Celebrate Safely and Plan Ahead So That Fireworks and Other Loud Noises Do Not Cause Permanent Damage
(Rockville, MD - June 30, 2014)
As the Fourth of July holiday draws near and the planning of celebrations begin, the American Speech-Language-Hearing Association (ASHA) reminds the public of the importance of protecting one's hearing from loud noises, especially fireworks.
Although hearing loss is often believed to be an issue that progresses over time, it can also be caused by an instantaneous loud noise. Hearing loss due to exposure to intense sounds has become more prevalent in today's society. Approximately 15% of Americans ages 20–69 have hearing loss that may have been caused by exposure to noise. Taking simple steps to protect the hearing of all family members can prevent potentially lifelong consequences.
"July 4th is a wonderful opportunity for revelry, but we must ensure that our hearing health does not fall prey to our desire to celebrate," said ASHA President Elizabeth McCrea. "By taking a few easy, preventive measures, all people can commemorate the holiday and safeguard their hearing health."
ASHA offers these hearing protection tips this Fourth of July:
Keep a safe distance. Noise from exploding fireworks can reach as high as 155 decibels, and if you are located close to the blasts, there is greater risk for immediate, sudden, and permanent hearing loss. Maintain a healthy distance (at least 500 feet) from fireworks, fire crackers, speaker systems, and other sources of loud noise.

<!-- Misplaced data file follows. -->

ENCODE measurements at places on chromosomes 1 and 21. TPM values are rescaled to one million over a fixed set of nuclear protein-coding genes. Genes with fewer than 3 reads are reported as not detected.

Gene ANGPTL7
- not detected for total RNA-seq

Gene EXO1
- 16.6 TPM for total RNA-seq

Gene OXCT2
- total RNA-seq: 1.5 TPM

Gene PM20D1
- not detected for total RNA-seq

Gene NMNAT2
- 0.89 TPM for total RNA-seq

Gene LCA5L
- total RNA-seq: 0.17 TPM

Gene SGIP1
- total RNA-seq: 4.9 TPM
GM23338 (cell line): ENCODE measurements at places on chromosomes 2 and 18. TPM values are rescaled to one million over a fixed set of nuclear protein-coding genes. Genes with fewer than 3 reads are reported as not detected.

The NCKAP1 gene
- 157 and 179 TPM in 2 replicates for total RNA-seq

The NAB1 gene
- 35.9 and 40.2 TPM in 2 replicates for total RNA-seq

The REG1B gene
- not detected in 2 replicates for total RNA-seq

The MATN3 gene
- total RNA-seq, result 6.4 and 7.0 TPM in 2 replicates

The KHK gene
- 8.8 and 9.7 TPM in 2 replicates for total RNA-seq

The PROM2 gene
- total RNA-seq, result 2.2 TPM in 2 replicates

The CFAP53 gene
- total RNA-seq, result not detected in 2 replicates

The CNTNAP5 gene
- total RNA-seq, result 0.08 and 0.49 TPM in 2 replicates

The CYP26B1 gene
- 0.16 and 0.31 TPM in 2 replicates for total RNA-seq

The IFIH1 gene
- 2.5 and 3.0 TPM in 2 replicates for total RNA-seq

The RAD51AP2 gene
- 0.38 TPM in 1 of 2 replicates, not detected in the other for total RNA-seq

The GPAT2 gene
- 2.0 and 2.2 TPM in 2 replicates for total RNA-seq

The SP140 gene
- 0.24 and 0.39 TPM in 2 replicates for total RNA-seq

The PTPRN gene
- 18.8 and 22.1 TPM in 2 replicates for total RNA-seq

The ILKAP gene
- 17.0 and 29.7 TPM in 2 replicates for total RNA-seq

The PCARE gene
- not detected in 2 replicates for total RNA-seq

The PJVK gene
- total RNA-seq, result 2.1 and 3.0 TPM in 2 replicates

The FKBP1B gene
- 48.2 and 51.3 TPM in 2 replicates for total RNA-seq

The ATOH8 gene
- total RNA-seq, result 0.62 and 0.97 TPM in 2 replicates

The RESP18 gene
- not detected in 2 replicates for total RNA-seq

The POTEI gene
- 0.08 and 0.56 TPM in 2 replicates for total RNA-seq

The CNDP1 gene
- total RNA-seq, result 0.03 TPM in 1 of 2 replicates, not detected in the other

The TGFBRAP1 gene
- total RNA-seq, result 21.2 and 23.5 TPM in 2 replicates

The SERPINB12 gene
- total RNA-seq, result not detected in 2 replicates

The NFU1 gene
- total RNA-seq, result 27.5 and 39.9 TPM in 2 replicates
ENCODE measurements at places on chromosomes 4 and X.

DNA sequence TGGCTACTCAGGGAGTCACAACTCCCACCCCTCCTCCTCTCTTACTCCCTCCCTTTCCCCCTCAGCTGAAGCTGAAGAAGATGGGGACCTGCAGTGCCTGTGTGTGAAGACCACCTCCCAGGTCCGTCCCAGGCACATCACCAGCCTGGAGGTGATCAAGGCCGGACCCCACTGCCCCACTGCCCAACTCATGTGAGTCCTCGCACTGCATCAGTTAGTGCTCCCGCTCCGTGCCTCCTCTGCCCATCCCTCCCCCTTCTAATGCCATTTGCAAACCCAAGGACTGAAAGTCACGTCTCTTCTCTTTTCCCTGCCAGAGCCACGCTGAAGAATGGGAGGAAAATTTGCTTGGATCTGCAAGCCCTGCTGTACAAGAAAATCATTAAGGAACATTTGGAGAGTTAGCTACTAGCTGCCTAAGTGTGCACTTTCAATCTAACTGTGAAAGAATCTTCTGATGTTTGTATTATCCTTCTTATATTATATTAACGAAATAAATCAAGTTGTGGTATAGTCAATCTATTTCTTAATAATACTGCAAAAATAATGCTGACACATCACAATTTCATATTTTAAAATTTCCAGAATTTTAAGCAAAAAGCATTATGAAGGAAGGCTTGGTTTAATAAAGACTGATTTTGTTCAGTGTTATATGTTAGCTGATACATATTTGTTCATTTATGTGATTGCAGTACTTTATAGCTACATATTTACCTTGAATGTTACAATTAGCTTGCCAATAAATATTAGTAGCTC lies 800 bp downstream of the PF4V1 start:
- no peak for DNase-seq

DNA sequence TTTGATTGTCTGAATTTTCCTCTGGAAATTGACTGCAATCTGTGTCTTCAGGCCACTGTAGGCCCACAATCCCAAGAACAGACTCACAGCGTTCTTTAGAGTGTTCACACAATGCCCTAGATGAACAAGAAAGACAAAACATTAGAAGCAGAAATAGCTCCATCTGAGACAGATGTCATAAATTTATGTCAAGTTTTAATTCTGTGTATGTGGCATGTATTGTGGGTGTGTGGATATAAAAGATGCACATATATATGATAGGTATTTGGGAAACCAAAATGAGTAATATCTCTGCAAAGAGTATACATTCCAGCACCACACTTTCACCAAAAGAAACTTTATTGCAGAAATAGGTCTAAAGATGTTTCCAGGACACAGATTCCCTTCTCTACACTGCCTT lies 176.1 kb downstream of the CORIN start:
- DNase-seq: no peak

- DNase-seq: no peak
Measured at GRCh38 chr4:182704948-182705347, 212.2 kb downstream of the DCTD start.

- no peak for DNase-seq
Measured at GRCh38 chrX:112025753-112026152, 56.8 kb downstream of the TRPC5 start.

Wear earplugs. Ear plugs are an inexpensive and easy way to protect your hearing during loud events. Make sure your ear plugs fit snugly. For children under 7 or 8 years old, use ear muffs.
Know your limits. Sounds at or above 85 decibels can cause hearing loss. The louder the sound, the shorter the time period before hearing loss can occur. Various phone applications can measure sound, but a good rule of thumb is to avoid noises that are "too loud" and "too close" or that last "too long." If you notice ringing or buzzing in your ears, move farther away from the noise source.
Seek professional help. If you feel that your hearing may have been affected, seek the help of a certified audiologist. Find a professional in your area at www.asha.org/findpro/.
About the American Speech-Language-Hearing Association
ASHA is the national professional, scientific, and credentialing association for more than 173,000 audiologists, speech-language pathologists, speech, language, and hearing scientists, audiology and speech-language pathology support personnel, and students. Audiologists specialize in preventing and assessing hearing and balance disorders as well as providing audiologic treatment, including hearing aids. Speech-language pathologists identify, assess, and treat speech and language problems, including swallowing disorders. www.asha.org/